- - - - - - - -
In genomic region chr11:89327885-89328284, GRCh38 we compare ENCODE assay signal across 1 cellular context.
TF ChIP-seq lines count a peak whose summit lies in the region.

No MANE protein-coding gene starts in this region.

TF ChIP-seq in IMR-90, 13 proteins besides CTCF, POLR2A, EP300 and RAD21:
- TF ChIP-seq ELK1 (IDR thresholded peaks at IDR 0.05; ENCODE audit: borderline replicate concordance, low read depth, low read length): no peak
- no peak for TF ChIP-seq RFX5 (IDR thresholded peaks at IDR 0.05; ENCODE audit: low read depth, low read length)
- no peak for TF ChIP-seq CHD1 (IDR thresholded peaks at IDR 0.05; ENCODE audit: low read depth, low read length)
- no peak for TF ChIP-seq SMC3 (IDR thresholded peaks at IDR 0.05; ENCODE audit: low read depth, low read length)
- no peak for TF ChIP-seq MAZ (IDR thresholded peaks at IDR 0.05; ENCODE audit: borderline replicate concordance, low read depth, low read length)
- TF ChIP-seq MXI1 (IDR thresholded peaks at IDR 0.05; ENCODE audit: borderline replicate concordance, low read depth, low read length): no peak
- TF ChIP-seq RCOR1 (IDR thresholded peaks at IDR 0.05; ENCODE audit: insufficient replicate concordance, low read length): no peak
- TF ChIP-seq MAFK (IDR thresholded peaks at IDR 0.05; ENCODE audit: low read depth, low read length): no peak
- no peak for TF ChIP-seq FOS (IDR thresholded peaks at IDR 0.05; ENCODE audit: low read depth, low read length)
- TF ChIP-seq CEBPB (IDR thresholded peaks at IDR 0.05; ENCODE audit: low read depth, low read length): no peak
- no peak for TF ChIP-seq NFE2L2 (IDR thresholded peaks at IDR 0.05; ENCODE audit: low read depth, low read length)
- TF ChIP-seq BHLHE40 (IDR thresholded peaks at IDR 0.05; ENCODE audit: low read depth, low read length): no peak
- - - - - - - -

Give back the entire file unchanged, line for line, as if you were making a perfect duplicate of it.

In genomic region chr11:89327885-89328284, GRCh38 we compare ENCODE assay signal across 1 cellular context.
TF ChIP-seq lines count a peak whose summit lies in the region.

No MANE protein-coding gene starts in this region.

TF ChIP-seq in IMR-90, 13 proteins besides CTCF, POLR2A, EP300 and RAD21:
- TF ChIP-seq ELK1 (IDR thresholded peaks at IDR 0.05; ENCODE audit: borderline replicate concordance, low read depth, low read length): no peak
- no peak for TF ChIP-seq RFX5 (IDR thresholded peaks at IDR 0.05; ENCODE audit: low read depth, low read length)
- no peak for TF ChIP-seq CHD1 (IDR thresholded peaks at IDR 0.05; ENCODE audit: low read depth, low read length)
- no peak for TF ChIP-seq SMC3 (IDR thresholded peaks at IDR 0.05; ENCODE audit: low read depth, low read length)
- no peak for TF ChIP-seq MAZ (IDR thresholded peaks at IDR 0.05; ENCODE audit: borderline replicate concordance, low read depth, low read length)
- TF ChIP-seq MXI1 (IDR thresholded peaks at IDR 0.05; ENCODE audit: borderline replicate concordance, low read depth, low read length): no peak
- TF ChIP-seq RCOR1 (IDR thresholded peaks at IDR 0.05; ENCODE audit: insufficient replicate concordance, low read length): no peak
- TF ChIP-seq MAFK (IDR thresholded peaks at IDR 0.05; ENCODE audit: low read depth, low read length): no peak
- no peak for TF ChIP-seq FOS (IDR thresholded peaks at IDR 0.05; ENCODE audit: low read depth, low read length)
- TF ChIP-seq CEBPB (IDR thresholded peaks at IDR 0.05; ENCODE audit: low read depth, low read length): no peak
- no peak for TF ChIP-seq NFE2L2 (IDR thresholded peaks at IDR 0.05; ENCODE audit: low read depth, low read length)
- TF ChIP-seq BHLHE40 (IDR thresholded peaks at IDR 0.05; ENCODE audit: low read depth, low read length): no peak